[My eccentric mother used to say] ‘Dwell in the solution,’ which was shorthand for something a Christian writer named Emmet Fox once said, which was, ‘Do not dwell in the problem, dwell in the solution; the solution is God.’

For this book club, we watched a video together about Anne Lamott, and remarked on her humor, her strength, and her eccentricities. We got a big kick out of her; we loved her originality and honesty, and her descriptions of the role of faith in her life. Here are a few more Lamott quotes (which I found online -- I hope that means they are okay to share here) that give you an idea of the person she is:

'No' is a complete sentence.

If you want to make God laugh, tell her your plans. ~ Bird by Bird

Perfectionism is the voice of the oppressor, the enemy of the people.... I think perfectionism is based on the obsessive belief that if you run carefully enough, hitting each stepping-stone just right, you won't have to die. The truth is that you will die anyway and that a lot of people who aren't even looking at their feet are going to do a whole lot better than you, and have a lot more fun while they're doing it. ~ Bird by Bird

We all know we're going to die; what's important is the kind of men and women we are in the face of this. ~ Bird by Bird

Your problem is how you are going to spend this one and precious life you have been issued. Whether you're going to spend it trying to look good and creating the illusion that you have power over circumstances, or whether you are going to taste it, enjoy it and find out the truth about who you are. ~ from her graduation commencement address to Berkeley

I have a lot of faith. But I am also afraid a lot, and have no real certainty about anything. I remembered something Father Tom had told me--that the opposite of faith is not doubt, but certainty. Certainty is missing the point entirely. Faith includes noticing the mess, the emptiness and discomfort, and letting it be there until some light returns. ~ Plan B: Further Thoughts on Faith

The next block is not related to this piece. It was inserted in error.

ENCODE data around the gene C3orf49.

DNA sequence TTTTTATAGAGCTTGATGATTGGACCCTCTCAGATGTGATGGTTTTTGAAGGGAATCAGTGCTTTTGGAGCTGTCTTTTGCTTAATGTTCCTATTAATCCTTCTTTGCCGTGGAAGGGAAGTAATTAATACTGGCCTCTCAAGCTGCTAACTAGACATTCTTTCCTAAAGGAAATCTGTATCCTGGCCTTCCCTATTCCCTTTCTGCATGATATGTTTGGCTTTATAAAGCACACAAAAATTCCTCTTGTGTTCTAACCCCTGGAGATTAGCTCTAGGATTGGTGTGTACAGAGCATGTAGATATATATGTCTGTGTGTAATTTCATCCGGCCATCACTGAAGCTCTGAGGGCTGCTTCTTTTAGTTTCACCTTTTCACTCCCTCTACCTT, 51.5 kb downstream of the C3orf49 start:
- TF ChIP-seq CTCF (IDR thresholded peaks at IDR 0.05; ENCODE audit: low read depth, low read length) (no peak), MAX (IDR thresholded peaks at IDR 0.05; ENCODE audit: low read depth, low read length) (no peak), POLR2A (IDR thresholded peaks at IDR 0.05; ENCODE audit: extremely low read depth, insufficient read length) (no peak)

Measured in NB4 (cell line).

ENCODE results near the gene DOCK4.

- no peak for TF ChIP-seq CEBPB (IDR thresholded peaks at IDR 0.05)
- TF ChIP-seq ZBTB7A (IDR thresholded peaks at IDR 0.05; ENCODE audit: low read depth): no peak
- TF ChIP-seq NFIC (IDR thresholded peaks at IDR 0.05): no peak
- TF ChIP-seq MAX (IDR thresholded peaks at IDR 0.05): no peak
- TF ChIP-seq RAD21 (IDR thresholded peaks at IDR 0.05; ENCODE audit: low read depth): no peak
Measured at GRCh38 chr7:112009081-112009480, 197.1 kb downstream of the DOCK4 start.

Peace is joy at rest. Joy is peace on its feet. ~ quoting her pastor in Salon, April 25, 2003

You will lose someone you can’t live without, and your heart will be badly broken, and the bad news is that you never completely get over the loss of your beloved. But this is also the good news. They live forever in your broken heart that doesn’t seal back up. And you come through. It’s like having a broken leg that never heals perfectly—that still hurts when the weather gets cold, but you learn to dance with the limp.

Sometimes grace works like water wings when you feel you are sinking. ~ Grace [Eventually]: Thoughts on Faith

I never had a particularly strong craving to procreate, except for earlier fantasies of wanting to be Marmee in Little Women.

Here are Anne Lamott’s rules for life, from Plan B: Further Thoughts on Faith:

Rule 1: We are all family.
Rule 2: You reap exactly what you sow, that is, you cannot grow tulips from zucchini seeds.
Rule 3: Try to breathe every few minutes or so.
Rule 4: It helps beyond words to plant bulbs in the dark of winter.
Rule 5: It is immoral to hit first.

And here is one more quote from her about the importance of books in our lives:

Writing and reading decrease our sense of isolation. They deepen and widen and expand our sense of life: they feed the soul. When writers make us shake our heads with the exactness of their prose and their truths, and even make us laugh about ourselves or life, our buoyancy is restored. We are given a shot at dancing with, or at least clapping along with, the absurdity of life, instead of being squashed by it over and over again. It's like singing on a boat during a terrible storm at sea. You can't stop the raging storm, but singing can change the hearts and spirits of the people who are together on that ship. ~ Bird by Bird